E-learning

Other requirements

There are no additional requirements.

Prerequisities

Subject has no prerequisities.

Co-requisities

Subject has no co-requisities.

Subject syllabus:

Lectures: 1. Introduction. What are the main topics of theoretical computer science (algorithms, algorithmic problems, formal languages, ...). 2. Formal languages - basic notions (alphabet, word, language). Operations on languages. Regular expressions. 3. Deterministic finite automata (DFA). Construction of DFA. Some language operations on DFA. 4. Nondeterministic finite automata (NFA). Transformation of NFA to DFA. Language operations on NFA. Relation between regular expressions and finite automata. 5. Context-free grammars and languages. 6. Pushdown automata and their relation to context-free grammars. Chomsky hierarchy. 7. Algorithmic problems. Models of computation (Turing machines and RAM machines). Church-Turing thesis. 8. Correctness of algorithms. Methods for proving correctness of algorithms. 9. Computational complexity of algorithms. Asymptotic notation. Analysis of computational complexity of algorithms (iterative and recursive). 10. General techniques used in design of algorithms - brute-force solution, divide-and-conquer, backtracking, greedy algorithms, dynamic programming. 11. Complexity of problems. Complexity classes (in particular classes P and NP). Reductions between problems. NP-complete problems. 12. Examples of NP-complete problems and reductions between problems. 13. Undecidable problems (e.g., halting problem). Tutorials: (Remark: The topics of tutorials correspond to the topics of lectures.) 1. Recalling basics of logic, set theory, relations, functions, and graph theory. 2. Operations on languages. Regular expressions. 3. Construction of deterministic finite automata (DFA). Operation on these automata. 4. Construction of nondeterministic finite automata (NFA). Transformation of NFA to DFA. Transformations between regular expressions and finite automata. 5. Construction of context-free grammars. Operations on these grammars. 6. Pushdown automata. 7. Algorithmic problems. Turing machines and RAM machines. 8. Proving correctness of algorithms. 9. Asymptotic notation. Analysis of computational complexity of algorithms. 10. Techniques of design of algorithms. 11. Complexity of problems. Complexity classes. Reductions between problems. 12. Proving NP-completeness of problems. 13. Proving undecidability of problems.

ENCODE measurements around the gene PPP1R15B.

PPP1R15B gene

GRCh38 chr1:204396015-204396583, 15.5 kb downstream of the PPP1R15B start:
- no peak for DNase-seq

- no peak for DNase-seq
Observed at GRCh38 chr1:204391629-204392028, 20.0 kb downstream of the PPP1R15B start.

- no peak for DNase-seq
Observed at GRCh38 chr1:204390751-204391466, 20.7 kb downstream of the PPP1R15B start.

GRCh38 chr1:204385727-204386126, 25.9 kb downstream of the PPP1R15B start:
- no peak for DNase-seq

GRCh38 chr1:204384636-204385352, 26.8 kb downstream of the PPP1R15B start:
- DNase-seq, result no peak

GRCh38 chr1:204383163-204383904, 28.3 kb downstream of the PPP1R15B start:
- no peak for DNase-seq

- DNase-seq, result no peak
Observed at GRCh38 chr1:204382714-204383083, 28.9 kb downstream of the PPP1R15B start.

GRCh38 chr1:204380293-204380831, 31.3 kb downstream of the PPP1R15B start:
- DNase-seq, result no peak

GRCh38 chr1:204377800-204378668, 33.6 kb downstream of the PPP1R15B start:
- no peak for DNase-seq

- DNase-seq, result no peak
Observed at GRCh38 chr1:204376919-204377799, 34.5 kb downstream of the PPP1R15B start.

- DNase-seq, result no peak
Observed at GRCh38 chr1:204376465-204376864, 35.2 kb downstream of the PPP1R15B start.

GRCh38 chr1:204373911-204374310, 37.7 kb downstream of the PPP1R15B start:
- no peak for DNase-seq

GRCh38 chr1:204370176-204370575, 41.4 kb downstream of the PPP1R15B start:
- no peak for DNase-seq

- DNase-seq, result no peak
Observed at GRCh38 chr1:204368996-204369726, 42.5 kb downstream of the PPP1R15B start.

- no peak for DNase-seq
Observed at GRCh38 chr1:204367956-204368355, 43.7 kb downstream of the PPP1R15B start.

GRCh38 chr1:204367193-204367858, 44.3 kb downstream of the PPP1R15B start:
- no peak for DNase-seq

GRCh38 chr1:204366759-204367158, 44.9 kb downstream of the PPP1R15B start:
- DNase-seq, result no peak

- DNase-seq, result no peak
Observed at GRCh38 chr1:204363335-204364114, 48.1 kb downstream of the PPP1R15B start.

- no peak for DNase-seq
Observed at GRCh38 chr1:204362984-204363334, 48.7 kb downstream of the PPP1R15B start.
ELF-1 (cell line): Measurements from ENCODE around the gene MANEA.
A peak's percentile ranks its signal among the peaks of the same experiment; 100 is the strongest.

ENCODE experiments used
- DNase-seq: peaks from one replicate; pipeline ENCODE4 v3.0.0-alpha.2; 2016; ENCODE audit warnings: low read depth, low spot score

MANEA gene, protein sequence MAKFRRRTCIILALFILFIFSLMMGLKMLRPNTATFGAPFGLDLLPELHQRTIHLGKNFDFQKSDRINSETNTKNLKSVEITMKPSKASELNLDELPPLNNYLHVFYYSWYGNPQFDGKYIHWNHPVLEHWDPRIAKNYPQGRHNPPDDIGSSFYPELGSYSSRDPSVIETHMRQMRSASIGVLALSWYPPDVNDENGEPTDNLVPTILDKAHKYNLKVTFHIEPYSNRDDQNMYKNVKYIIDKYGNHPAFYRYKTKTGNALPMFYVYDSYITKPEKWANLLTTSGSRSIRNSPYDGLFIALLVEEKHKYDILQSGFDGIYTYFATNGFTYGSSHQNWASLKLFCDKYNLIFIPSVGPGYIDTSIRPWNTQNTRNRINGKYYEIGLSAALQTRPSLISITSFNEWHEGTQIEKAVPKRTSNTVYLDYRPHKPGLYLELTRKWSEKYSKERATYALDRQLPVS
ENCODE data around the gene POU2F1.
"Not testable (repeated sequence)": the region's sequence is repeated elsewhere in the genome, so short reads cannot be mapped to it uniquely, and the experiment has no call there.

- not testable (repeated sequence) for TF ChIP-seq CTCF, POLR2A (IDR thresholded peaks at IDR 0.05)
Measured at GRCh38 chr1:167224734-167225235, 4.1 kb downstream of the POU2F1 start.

Conditions for subject completion

Part-time form (validity from: 2019/2020 Winter semester)
Task nameType of taskMax. number of points
(act. for subtasks)
Min. number of points
Credit and Examination Credit and Examination 100 (100) 51
        Credit Credit 30 (30) 15
                Test Written test 24  12
                Activity on tutorials Other task type 6  3
        Examination Examination 70 (70) 30
                Languages and automata Written examination 35  12
                Computability and complexity Written examination 35  12
Mandatory attendence parzicipation: obligatory participation at all tutorials, 2 apologies are accepted

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Occurrence in special blocks